Election Day is only 44 days away, and that’s plenty of time to vote on the next nominee to fill Ruth Bader Ginsburg’s seat on the Supreme Court, Sen. Martha McSally believes.
It also means that the race for Arizona’s Senate seat is down to the wire, and she stopped by Lake Havasu City on Saturday to urge residents to get out and vote red.
The campaign stop was held at Shugrue’s Restaurant Saturday at 11:45 a.m. The senator was joined by state GOP chair Kelli Ward, Sen. Sonny Borrelli, Rep. Regina Cobb, Rep. Leo Biasiucci, and Havasu Vice Mayor David Lane, in addition to an audience of residents.
McSally faces Mark Kelly in the race for Arizona’s second Senate seat, to which McSally was appointed in 2018 to fill the vacancy left by the late John McCain.
One focal point in McSally’s address was the passing of Justice Ginsburg, who died from pancreatic cancer complications at the age of 87 Friday afternoon — and her now empty seat on the Supreme Court.
“Our prayers are with Justice Ginsburg’s family,” McSally said. “Regardless of how you feel about her politics… she was a trailblazer.”
McSally then emphasized the importance of filling the seat while both the presidency and the Senate are Republican-led.
“The Kavanaugh fight was replacing a conservative with a conservative,” she said. “This is actually going to shift the balance of the court. This is going to make the Kavanaugh fight look like kindergarten, unfortunately.”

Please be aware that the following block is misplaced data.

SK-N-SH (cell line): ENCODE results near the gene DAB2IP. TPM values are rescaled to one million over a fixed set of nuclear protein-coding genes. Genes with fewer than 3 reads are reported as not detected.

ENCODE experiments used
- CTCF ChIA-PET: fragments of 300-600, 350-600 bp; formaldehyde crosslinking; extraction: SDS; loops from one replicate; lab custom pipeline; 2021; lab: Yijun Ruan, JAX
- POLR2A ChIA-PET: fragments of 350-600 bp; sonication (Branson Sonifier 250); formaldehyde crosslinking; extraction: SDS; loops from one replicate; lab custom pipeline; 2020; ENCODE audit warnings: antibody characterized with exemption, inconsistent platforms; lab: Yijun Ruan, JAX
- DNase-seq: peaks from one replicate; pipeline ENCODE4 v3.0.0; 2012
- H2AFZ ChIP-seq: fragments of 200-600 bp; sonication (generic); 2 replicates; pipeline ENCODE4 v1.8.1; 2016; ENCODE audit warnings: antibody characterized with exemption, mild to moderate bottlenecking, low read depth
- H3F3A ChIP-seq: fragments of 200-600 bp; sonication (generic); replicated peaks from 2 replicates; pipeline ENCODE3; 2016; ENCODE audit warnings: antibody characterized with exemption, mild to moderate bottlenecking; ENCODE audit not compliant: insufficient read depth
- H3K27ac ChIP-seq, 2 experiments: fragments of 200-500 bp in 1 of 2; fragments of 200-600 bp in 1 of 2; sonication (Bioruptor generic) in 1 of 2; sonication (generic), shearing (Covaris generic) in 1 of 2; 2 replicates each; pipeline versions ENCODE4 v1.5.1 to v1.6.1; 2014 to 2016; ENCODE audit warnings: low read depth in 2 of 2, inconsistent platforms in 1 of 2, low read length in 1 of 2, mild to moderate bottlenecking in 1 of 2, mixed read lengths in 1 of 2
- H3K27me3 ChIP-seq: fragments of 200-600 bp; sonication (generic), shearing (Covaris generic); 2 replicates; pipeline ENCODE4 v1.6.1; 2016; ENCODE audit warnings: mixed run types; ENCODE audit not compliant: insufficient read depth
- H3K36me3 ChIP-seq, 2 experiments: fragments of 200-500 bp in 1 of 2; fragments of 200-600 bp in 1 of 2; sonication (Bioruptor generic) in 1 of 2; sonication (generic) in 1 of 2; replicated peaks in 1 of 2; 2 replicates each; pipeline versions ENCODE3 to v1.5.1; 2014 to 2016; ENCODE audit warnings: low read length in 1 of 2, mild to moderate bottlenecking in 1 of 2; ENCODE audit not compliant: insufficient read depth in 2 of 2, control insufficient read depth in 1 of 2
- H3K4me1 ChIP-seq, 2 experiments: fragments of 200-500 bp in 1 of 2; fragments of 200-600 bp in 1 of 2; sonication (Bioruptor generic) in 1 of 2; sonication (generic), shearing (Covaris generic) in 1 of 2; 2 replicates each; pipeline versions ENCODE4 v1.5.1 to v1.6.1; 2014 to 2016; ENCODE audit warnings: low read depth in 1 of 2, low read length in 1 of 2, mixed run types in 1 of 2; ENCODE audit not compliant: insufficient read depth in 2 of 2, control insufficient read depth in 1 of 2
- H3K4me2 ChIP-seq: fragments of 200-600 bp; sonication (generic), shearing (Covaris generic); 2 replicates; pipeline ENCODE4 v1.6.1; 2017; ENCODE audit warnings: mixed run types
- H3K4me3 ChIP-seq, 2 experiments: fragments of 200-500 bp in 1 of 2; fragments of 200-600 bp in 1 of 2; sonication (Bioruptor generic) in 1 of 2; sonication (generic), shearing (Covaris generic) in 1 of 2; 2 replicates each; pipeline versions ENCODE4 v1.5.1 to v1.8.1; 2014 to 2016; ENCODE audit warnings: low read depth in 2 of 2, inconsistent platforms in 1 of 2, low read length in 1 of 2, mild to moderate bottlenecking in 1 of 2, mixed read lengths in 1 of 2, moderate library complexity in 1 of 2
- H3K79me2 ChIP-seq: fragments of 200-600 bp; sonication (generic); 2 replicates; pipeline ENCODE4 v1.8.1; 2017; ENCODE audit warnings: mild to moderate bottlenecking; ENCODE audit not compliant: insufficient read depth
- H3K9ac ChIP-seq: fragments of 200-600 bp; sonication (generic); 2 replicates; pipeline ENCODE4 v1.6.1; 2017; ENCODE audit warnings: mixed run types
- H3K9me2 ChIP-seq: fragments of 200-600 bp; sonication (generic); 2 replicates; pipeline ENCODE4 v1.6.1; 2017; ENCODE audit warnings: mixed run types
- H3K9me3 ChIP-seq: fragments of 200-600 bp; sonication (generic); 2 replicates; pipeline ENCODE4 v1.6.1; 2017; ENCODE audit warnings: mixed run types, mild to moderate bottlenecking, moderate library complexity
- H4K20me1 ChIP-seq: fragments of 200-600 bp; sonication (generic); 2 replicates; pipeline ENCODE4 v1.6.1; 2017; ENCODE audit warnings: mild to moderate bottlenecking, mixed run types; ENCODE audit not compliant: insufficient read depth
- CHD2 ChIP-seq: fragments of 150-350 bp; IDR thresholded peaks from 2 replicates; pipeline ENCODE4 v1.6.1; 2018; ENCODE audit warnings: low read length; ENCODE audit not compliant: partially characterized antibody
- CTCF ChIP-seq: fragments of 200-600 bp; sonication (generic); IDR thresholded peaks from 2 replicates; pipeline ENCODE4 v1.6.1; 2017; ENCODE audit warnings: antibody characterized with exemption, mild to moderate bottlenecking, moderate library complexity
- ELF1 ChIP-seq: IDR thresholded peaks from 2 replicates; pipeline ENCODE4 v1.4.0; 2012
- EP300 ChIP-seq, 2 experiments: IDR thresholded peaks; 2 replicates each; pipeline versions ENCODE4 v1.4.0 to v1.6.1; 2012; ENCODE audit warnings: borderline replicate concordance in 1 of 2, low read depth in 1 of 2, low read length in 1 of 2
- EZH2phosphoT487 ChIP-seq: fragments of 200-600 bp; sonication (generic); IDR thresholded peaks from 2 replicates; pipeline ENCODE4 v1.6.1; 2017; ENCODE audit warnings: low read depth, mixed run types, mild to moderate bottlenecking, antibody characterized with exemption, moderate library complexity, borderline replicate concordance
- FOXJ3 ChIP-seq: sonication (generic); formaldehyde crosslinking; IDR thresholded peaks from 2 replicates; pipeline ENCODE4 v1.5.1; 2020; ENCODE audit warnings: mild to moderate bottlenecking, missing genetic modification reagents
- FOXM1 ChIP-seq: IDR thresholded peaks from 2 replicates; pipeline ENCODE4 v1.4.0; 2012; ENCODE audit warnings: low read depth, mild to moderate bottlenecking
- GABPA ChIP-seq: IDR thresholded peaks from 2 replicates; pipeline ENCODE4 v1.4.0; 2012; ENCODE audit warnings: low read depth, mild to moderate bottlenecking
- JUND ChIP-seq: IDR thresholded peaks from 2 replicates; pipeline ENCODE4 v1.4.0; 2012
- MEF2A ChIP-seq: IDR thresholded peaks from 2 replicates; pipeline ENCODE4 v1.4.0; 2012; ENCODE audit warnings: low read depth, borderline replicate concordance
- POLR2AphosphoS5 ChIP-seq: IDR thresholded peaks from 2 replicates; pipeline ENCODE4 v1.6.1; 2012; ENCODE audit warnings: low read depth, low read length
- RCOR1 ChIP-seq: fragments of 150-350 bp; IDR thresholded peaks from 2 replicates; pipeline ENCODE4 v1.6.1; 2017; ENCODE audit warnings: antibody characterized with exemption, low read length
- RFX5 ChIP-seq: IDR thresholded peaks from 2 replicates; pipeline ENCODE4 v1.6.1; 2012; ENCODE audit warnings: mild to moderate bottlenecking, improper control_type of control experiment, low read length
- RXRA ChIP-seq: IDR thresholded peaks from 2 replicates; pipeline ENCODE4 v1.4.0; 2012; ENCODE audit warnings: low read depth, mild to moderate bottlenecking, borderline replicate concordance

Some are calling for the nominee vote to be pushed until after the election, but history has already set a precedent, McSally said, and it’s on their side when it comes to pushing a nominee through now rather than later. She cited several examples of Supreme Court vacancies that occurred during an election year and nominees were voted on to fill them.
“The Constitution is clear. The president nominates, the Senate confirms,” she said. “So the historical precedent is, when you have the same party in the presidency and in the Senate, you will move — and that’s what this Senate majority must do.”
Trump promised on Saturday to nominate a woman to fill Ginsburg’s seat, and he urged the Senate to vote as soon as possible — which is critical in case there are any federal court challenges as a result of the election, and the outcome must be decided by the Supreme Court, McSally explained.
“We cannot have a four versus four Supreme Court,” she said. “We’d have a Constitutional crisis, so that makes it more important that we move on this. The facts matter, the precedent matters, and the precedent is on our side... It’s going to be transformative for the next generation.”
All of Saturday’s speakers stressed that America is at a tipping point, and this election is more critical than ever before.
Biasiucci spoke prior to McSally’s speech, and urged residents to “vote down the ballot.”
“I know that there might be people you don’t like in the Republican Party or whatnot, but this is beyond that,” he said. “This is about keeping this country red. This is about either going down a path of liberal, socialist anarchy, or staying the course of President Trump and keeping this country red and Republican and making sure our businesses are supported, making sure law and order is in place, making sure our troops are supported, our police are supported.”
Ward pushed voters to support McSally, calling her “an extraordinary woman” and setting aside their past as opponents in the 2018 Primary.
“If we have more years of Trump and we don’t have four more years of Sen. McSally, then we don’t have anything,” she said. “She’s got to go back.”